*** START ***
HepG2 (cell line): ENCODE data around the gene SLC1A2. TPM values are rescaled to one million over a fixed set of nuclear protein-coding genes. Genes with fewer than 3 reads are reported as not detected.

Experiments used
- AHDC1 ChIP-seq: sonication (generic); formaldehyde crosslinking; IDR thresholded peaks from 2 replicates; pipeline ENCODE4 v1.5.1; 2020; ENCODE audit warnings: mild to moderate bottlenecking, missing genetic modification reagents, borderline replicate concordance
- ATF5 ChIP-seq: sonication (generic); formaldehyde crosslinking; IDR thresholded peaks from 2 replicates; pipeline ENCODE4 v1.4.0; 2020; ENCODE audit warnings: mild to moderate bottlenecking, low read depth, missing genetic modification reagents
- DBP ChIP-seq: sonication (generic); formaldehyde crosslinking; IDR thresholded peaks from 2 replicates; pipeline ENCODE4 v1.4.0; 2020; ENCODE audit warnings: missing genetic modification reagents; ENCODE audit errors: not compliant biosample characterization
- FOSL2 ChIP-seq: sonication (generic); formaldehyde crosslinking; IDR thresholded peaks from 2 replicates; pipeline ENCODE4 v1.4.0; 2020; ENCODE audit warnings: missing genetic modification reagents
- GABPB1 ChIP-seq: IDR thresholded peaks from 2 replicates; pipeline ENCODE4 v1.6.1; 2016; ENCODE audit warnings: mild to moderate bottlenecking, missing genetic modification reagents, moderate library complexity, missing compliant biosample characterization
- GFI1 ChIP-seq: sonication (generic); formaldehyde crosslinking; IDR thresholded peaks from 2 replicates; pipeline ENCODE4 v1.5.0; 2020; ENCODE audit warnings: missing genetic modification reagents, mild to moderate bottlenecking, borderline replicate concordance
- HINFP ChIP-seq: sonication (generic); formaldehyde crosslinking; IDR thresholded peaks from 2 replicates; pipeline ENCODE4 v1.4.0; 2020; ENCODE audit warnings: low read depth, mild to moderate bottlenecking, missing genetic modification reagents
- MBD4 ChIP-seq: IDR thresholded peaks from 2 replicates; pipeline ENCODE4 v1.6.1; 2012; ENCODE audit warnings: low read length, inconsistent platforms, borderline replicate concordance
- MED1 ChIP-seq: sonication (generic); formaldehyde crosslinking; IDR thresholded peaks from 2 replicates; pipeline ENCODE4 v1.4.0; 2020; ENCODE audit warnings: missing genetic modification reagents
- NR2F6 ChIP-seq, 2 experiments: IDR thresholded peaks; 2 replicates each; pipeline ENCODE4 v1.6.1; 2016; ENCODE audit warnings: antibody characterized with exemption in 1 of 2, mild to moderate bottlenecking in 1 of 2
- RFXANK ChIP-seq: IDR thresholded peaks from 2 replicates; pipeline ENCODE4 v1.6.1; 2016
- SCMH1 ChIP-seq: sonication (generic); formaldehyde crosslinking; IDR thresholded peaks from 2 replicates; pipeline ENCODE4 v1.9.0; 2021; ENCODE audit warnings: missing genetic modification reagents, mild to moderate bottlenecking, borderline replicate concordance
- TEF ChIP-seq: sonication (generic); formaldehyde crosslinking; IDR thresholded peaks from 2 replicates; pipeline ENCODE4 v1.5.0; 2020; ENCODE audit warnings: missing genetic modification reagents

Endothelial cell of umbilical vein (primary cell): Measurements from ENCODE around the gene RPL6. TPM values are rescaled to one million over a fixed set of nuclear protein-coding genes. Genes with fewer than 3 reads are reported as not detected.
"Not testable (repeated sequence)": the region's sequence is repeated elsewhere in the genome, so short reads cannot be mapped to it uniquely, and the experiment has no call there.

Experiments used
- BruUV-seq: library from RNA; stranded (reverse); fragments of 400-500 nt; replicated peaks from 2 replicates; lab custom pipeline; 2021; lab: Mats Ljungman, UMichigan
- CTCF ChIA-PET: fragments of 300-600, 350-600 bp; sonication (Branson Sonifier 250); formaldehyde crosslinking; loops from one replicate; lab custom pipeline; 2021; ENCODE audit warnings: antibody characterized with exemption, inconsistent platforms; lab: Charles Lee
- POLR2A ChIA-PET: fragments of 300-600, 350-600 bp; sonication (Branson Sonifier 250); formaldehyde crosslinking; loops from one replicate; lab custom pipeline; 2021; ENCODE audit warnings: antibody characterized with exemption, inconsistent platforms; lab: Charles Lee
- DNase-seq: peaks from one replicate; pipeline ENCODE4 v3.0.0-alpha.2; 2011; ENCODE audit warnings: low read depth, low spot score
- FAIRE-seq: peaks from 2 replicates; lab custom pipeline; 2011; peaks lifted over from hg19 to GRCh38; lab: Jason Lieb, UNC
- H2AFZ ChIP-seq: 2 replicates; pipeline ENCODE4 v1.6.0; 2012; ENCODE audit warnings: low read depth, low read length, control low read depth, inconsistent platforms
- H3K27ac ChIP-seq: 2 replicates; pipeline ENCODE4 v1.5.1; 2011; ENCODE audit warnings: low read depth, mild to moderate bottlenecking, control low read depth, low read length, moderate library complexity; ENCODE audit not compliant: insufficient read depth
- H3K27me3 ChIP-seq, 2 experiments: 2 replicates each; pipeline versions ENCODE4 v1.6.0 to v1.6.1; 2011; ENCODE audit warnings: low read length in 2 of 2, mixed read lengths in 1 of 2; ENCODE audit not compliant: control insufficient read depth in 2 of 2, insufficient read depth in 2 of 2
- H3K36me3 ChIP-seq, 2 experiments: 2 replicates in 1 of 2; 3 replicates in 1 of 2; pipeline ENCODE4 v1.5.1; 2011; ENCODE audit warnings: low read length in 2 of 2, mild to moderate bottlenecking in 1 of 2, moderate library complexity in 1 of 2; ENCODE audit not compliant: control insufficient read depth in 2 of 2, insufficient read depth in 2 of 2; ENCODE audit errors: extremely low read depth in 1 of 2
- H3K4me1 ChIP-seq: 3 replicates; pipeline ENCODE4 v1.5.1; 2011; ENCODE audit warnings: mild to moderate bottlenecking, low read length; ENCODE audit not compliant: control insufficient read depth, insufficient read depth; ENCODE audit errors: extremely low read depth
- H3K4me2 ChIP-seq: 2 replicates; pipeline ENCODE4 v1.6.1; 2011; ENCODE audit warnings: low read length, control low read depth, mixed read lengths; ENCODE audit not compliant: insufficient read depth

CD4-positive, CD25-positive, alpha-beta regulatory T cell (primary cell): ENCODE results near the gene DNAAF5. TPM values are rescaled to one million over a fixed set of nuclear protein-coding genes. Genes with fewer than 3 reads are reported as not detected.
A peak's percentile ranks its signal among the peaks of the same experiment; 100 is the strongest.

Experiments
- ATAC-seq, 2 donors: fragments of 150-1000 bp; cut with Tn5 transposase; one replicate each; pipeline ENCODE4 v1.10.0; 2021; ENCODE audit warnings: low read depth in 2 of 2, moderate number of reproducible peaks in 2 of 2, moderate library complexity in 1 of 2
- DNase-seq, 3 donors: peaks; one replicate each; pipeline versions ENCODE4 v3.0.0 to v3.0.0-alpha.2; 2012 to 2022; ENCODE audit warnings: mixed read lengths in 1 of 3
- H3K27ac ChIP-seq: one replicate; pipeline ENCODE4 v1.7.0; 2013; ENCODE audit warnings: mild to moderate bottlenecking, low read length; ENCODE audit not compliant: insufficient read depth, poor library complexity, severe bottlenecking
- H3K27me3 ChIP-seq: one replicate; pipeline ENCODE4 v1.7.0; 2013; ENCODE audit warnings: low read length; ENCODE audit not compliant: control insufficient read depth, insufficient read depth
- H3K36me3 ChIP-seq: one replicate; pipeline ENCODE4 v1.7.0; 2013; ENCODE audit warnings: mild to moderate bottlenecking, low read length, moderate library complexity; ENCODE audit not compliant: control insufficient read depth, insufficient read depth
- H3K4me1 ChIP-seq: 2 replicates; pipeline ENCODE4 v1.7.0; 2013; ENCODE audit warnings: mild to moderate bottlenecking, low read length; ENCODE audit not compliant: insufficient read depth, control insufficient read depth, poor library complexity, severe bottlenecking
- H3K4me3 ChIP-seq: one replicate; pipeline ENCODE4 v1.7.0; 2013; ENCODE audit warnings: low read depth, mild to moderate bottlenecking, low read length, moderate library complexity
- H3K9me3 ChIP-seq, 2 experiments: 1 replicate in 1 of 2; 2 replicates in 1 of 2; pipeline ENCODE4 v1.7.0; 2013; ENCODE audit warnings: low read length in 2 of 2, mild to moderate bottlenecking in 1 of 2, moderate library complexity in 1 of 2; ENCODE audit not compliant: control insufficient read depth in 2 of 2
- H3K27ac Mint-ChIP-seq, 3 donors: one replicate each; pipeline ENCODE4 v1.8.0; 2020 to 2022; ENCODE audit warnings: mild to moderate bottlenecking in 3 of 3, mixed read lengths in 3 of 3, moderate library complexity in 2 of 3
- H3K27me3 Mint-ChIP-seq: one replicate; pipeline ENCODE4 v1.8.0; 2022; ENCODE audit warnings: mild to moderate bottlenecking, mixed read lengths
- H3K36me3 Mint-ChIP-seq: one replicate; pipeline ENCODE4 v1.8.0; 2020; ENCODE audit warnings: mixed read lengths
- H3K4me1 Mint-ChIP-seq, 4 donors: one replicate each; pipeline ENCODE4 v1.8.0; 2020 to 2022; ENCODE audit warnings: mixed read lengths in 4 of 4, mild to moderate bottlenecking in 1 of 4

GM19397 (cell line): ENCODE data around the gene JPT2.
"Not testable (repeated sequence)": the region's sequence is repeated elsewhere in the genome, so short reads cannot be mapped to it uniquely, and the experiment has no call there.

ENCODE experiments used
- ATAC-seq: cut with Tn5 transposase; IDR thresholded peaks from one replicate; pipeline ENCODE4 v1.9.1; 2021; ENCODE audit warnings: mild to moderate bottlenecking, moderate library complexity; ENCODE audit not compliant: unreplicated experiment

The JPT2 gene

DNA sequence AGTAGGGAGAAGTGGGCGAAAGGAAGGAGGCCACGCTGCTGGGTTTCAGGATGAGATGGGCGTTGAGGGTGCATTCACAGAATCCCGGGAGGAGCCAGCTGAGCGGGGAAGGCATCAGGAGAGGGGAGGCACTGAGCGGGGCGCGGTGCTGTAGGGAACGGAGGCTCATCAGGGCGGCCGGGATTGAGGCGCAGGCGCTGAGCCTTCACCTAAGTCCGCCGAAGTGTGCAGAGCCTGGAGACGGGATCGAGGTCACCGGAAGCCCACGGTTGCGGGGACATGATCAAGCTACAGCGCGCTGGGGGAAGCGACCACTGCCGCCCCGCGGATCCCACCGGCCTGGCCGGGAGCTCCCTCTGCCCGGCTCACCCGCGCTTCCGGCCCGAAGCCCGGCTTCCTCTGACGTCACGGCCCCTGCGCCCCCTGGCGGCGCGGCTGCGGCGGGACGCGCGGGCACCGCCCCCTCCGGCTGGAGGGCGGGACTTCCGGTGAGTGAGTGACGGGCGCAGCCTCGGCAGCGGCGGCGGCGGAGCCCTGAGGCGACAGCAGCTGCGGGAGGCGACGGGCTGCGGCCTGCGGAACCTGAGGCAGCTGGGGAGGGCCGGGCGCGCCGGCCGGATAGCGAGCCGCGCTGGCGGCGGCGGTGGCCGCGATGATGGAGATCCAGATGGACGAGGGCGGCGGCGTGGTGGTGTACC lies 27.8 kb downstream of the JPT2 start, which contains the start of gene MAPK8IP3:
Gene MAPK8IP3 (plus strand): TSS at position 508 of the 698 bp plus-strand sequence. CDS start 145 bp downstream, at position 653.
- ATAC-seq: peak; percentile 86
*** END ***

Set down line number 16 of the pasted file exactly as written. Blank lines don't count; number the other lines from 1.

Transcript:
Endothelial cell of umbilical vein (primary cell): Measurements from ENCODE around the gene RPL6. TPM values are rescaled to one million over a fixed set of nuclear protein-coding genes. Genes with fewer than 3 reads are reported as not detected.